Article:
He makes bail, but sticks around to grub and inquires about the fabric softener they use at the bookings, a far cry from the show’s first visit to the bookings in its second episode. Upon getting out of jail, he throws some of the extra cash Earn procured to a huddled mob that was waiting for his release, making it rain, indulging in crowd work and fan service that would’ve been unthinkable at the beginning of season two. He just carries himself with a lighter, friendlier touch, a congenial demeanor we’ve never seen before. This is very much the survivor of the harrowing Dantesque journey through the woods at the end of the second season, a wide blood stained smile put on for the kid in the convenience store he’s taking a selfie with.

And now let’s discuss the setting. We’re in Europe, which I imagine is going to be an incredibly loaded source of tension and trademark Atlanta Lynchian discomfort. Sinterklaas is perfect fodder for the show because at this point the Atlanta formula has been consecrated. It’s something like “Find a racially loaded bizarre artifact torn from the timeline or a stoned Wikipedia deep dive, and use the factoid to create an absurd and alien backdrop for the four main players to bounce off”. We learn Alfred goes to jail because of a fight between a white and brown-skinned groupie he’s in bed with over the inherent racism of the holiday tradition and Rihanna. But mainly it’s the odd and gross Black Pete tradition (apparently it’s soot and therefore “not racially motivated”), and the old legend of Tupac Shakur faking his death and absconding to the Caribbean, that serve as those sources of tension this week.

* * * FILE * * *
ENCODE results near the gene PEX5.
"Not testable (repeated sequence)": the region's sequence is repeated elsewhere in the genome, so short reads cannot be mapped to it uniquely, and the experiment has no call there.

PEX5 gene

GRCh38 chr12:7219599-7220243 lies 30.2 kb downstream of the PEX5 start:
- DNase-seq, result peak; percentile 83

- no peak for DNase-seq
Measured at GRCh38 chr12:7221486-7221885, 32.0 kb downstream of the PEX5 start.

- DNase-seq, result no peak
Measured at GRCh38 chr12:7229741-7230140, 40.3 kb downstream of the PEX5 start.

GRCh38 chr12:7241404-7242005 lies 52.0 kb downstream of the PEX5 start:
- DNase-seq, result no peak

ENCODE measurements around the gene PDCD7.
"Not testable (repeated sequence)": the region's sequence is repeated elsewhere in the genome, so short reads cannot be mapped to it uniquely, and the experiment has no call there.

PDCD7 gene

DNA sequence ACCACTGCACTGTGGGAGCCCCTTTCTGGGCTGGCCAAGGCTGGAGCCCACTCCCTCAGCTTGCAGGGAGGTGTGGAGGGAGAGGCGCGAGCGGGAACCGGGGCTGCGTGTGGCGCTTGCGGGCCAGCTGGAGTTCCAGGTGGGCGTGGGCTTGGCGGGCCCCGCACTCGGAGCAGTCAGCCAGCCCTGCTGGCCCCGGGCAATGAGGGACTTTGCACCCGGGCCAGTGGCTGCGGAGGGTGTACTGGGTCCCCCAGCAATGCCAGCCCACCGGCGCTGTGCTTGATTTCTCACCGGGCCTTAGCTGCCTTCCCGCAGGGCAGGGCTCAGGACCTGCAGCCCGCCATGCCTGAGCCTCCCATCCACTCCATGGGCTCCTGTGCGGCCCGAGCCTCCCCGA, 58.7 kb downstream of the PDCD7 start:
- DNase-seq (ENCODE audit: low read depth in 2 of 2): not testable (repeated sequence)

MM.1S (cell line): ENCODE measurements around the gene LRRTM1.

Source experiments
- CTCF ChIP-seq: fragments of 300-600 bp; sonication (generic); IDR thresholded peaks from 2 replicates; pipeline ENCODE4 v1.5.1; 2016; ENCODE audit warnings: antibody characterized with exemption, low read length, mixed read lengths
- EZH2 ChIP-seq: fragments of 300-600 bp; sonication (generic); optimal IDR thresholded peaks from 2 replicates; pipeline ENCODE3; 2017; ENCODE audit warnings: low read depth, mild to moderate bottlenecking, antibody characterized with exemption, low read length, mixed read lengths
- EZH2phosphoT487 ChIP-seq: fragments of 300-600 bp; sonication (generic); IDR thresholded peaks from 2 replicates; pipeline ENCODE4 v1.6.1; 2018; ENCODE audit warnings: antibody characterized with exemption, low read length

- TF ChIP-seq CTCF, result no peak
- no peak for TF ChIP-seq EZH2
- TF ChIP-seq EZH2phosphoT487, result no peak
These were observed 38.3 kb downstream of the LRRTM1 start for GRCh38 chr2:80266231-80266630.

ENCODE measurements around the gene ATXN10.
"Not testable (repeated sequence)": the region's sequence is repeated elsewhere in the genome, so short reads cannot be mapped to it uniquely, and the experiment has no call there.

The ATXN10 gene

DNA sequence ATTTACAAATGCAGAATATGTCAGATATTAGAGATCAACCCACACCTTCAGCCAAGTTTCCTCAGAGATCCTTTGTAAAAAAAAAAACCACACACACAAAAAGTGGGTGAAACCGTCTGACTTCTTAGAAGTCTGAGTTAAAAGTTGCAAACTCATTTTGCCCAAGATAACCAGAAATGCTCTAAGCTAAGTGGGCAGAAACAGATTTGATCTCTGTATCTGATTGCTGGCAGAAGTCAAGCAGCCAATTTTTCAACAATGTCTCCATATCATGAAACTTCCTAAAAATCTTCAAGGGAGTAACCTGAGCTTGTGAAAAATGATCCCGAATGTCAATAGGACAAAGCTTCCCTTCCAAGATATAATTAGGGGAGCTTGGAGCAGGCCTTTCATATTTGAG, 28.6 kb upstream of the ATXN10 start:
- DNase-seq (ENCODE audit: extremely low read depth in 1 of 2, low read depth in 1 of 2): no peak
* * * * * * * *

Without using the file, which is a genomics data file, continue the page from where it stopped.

Darius is always Darius, our stoned Greek chorus of sorts, maybe even more Darius than usual with his hair bleached in full androgynous garb, and in Amsterdam, which you’d imagine is the city version of a theme park Darius might create if he had unlimited funds and space.